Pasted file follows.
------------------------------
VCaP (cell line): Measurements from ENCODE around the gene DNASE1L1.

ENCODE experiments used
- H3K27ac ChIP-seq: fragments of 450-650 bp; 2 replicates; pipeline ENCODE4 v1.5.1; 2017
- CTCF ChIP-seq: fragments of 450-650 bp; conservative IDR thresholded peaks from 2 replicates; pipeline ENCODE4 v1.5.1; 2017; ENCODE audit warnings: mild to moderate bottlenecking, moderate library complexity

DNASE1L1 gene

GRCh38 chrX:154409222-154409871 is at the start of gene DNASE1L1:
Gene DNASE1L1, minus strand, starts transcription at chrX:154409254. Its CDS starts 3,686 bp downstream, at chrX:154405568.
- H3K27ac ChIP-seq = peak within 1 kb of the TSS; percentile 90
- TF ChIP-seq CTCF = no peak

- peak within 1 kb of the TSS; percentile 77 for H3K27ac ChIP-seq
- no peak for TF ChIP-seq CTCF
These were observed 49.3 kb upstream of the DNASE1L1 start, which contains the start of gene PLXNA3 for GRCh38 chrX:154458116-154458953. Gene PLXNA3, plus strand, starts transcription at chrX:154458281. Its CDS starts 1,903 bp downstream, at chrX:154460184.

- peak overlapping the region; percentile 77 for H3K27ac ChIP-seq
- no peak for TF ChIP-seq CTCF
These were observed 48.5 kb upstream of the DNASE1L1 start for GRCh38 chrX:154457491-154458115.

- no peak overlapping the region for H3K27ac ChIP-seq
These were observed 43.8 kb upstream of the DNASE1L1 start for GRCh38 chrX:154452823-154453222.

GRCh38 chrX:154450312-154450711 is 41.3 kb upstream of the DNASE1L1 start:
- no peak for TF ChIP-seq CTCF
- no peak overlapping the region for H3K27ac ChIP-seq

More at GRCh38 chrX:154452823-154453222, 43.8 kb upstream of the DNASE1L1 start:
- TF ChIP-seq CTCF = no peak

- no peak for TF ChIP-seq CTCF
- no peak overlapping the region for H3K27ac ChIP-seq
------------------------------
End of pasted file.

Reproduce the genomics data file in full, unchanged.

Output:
VCaP (cell line): Measurements from ENCODE around the gene DNASE1L1.

ENCODE experiments used
- H3K27ac ChIP-seq: fragments of 450-650 bp; 2 replicates; pipeline ENCODE4 v1.5.1; 2017
- CTCF ChIP-seq: fragments of 450-650 bp; conservative IDR thresholded peaks from 2 replicates; pipeline ENCODE4 v1.5.1; 2017; ENCODE audit warnings: mild to moderate bottlenecking, moderate library complexity

DNASE1L1 gene

GRCh38 chrX:154409222-154409871 is at the start of gene DNASE1L1:
Gene DNASE1L1, minus strand, starts transcription at chrX:154409254. Its CDS starts 3,686 bp downstream, at chrX:154405568.
- H3K27ac ChIP-seq = peak within 1 kb of the TSS; percentile 90
- TF ChIP-seq CTCF = no peak

- peak within 1 kb of the TSS; percentile 77 for H3K27ac ChIP-seq
- no peak for TF ChIP-seq CTCF
These were observed 49.3 kb upstream of the DNASE1L1 start, which contains the start of gene PLXNA3 for GRCh38 chrX:154458116-154458953. Gene PLXNA3, plus strand, starts transcription at chrX:154458281. Its CDS starts 1,903 bp downstream, at chrX:154460184.

- peak overlapping the region; percentile 77 for H3K27ac ChIP-seq
- no peak for TF ChIP-seq CTCF
These were observed 48.5 kb upstream of the DNASE1L1 start for GRCh38 chrX:154457491-154458115.

- no peak overlapping the region for H3K27ac ChIP-seq
These were observed 43.8 kb upstream of the DNASE1L1 start for GRCh38 chrX:154452823-154453222.

GRCh38 chrX:154450312-154450711 is 41.3 kb upstream of the DNASE1L1 start:
- no peak for TF ChIP-seq CTCF
- no peak overlapping the region for H3K27ac ChIP-seq

More at GRCh38 chrX:154452823-154453222, 43.8 kb upstream of the DNASE1L1 start:
- TF ChIP-seq CTCF = no peak

- no peak for TF ChIP-seq CTCF
- no peak overlapping the region for H3K27ac ChIP-seq